The Third Day of Stitchmas!
Updated: Dec 4, 2021
This is Karin saying, Welcome to Stitchmas Day 3!
I learned something very important while making vinyl pouches for our boutique: You can never have too many sewing needles, and that it is cheaper to buy them in bulk (did you know that you could buy them this way? I didn't). If you have a size that you use more of than others, say for quilting, or garment sewing, it is really nice to be able to change your needles often. I purchased a little box of 100 super non-stick sewing machine needles for working with vinyl, and it was so nice to have them on hand while reducing the extra packaging that would have taken up space in the box I keep my needles in. I'll be buying my needles this way from now on!
2. Gravity Feed Iron and IV Stand
While I agree with Kaity that having a little cordless iron nearby is all kinds of wonderful, I also love the workhorse that is a gravity feed iron. A gallon of water hangs above the ironing space, feeding water for steam into the iron. It is heavy, but this makes it ideal for pressing, and it takes a long time to work through a gallon of water. It isn't portable like the cordless, but I love not having to refill my iron so often through a project. Please note, though the filters are supposed to last 3-ish months, we have very hard water here at the studio, and the first filter only lasted a few weeks. I'm using store-brand bottled water now to save the cost of replacing the filters so often. The IV stand is sold separately, and is optional if you have another way of hanging your water 3ft above your ironing surface.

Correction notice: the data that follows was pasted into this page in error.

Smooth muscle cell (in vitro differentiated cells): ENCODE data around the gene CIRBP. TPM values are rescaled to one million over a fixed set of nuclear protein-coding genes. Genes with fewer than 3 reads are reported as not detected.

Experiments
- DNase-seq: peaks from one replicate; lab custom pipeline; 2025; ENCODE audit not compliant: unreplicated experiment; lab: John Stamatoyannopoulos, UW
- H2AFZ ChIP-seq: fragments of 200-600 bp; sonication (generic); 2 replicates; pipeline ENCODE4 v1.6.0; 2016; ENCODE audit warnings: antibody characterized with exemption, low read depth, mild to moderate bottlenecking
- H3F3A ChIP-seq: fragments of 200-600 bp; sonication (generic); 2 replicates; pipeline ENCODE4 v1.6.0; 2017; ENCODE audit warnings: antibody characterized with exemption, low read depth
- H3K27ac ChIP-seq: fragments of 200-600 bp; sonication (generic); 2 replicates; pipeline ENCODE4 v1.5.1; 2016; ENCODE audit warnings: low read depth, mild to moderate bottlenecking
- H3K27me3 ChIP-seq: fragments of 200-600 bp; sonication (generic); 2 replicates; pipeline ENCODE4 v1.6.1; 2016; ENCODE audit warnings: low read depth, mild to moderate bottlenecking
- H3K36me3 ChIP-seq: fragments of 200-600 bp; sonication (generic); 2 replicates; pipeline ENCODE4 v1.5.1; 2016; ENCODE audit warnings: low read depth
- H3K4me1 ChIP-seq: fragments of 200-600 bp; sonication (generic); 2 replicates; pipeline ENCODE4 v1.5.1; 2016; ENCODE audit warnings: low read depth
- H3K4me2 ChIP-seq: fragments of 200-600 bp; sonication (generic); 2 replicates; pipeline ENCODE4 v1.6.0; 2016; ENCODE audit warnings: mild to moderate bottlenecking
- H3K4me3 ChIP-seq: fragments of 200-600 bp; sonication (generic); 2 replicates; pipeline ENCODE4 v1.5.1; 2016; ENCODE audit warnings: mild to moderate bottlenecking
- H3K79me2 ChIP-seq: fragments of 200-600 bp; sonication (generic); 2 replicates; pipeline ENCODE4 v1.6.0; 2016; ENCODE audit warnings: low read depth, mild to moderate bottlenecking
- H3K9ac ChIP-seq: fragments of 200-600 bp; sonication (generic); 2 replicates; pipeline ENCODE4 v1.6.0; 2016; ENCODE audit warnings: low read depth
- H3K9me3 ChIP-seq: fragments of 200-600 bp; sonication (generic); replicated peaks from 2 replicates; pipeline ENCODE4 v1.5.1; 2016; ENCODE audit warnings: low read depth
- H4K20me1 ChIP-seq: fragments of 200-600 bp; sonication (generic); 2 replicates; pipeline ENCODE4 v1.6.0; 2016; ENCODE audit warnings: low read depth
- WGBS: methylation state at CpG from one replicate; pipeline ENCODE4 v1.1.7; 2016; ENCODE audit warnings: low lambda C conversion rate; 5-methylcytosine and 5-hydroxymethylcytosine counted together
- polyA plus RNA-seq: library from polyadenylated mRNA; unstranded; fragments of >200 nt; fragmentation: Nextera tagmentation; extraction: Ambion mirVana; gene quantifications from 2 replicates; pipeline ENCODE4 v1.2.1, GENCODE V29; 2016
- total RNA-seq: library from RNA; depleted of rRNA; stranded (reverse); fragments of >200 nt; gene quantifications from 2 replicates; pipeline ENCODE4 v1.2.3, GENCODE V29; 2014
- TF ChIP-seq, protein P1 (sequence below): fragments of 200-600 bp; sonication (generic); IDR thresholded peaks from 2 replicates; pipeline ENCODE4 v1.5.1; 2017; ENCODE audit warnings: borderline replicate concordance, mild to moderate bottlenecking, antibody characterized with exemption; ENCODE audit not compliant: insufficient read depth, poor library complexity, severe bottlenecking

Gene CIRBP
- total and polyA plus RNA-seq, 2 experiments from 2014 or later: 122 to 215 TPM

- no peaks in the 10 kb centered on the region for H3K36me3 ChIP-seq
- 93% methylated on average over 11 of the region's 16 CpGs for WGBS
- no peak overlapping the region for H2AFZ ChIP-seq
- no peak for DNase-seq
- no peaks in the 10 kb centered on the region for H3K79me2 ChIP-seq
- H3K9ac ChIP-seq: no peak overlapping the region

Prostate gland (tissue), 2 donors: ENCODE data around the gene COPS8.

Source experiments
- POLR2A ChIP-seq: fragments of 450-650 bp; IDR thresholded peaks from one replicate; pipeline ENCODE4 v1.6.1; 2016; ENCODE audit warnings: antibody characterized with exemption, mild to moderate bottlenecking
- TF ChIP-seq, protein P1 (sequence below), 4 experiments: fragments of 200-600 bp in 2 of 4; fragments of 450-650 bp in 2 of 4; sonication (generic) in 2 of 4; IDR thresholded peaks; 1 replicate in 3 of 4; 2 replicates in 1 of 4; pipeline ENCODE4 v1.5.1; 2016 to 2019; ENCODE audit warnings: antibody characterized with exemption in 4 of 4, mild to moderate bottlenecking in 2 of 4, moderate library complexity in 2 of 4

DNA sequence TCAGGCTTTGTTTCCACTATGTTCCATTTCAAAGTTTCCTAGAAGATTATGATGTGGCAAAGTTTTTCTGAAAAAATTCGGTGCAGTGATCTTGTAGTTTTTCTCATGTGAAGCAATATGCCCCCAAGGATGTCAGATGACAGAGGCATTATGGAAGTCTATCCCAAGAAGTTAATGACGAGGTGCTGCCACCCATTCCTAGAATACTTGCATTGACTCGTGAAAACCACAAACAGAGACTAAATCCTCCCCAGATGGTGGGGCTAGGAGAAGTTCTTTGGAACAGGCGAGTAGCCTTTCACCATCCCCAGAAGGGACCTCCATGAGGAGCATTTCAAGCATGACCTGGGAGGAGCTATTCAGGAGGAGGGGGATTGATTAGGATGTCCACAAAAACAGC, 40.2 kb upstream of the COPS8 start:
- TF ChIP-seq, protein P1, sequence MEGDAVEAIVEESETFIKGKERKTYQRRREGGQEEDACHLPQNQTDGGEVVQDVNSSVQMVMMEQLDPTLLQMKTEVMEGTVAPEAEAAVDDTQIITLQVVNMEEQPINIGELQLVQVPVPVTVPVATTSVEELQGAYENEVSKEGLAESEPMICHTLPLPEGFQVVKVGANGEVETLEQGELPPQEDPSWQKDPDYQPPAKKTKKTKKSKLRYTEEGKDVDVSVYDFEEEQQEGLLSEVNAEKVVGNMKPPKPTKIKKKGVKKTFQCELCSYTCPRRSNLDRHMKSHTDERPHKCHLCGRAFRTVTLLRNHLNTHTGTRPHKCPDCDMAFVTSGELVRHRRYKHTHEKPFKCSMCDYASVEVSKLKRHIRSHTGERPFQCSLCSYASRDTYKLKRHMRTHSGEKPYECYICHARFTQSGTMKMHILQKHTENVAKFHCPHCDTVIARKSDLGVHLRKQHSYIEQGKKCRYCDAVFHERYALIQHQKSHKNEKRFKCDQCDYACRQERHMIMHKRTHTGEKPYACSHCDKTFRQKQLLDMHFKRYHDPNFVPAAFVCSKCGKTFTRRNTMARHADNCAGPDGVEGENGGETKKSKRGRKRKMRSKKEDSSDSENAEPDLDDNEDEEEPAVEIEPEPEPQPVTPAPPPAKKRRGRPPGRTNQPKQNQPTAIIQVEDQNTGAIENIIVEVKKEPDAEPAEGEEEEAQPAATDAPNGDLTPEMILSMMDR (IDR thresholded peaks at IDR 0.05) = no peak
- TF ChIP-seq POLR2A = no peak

3. Building Pattern - The Architecture of Women's Clothing by Suzy Furrer
For garment sewists, this book is foundational to altering existing patterns and creating your own. The paperback is offered at a ridiculously high price on Amazon, but the ebook pdf is only $29.99 from Apparel Arts, where Suzy Furrer is the founder and director. You can also take a Craftsy class (Patternmaking Basics: The Bodice Sloper), like I did, if you want to break it down to learn specific garment connstruction. The book has so much information that it can seem a little overwhelming, so I started by working through the garment chapters such as sleeves to help me adapt a pattern that I already had. If you are or know someone is loves to live their creativity in clothing, this is a must-have resource!
PS: For other great gift ideas, check out our Handmade Holiday Boutique!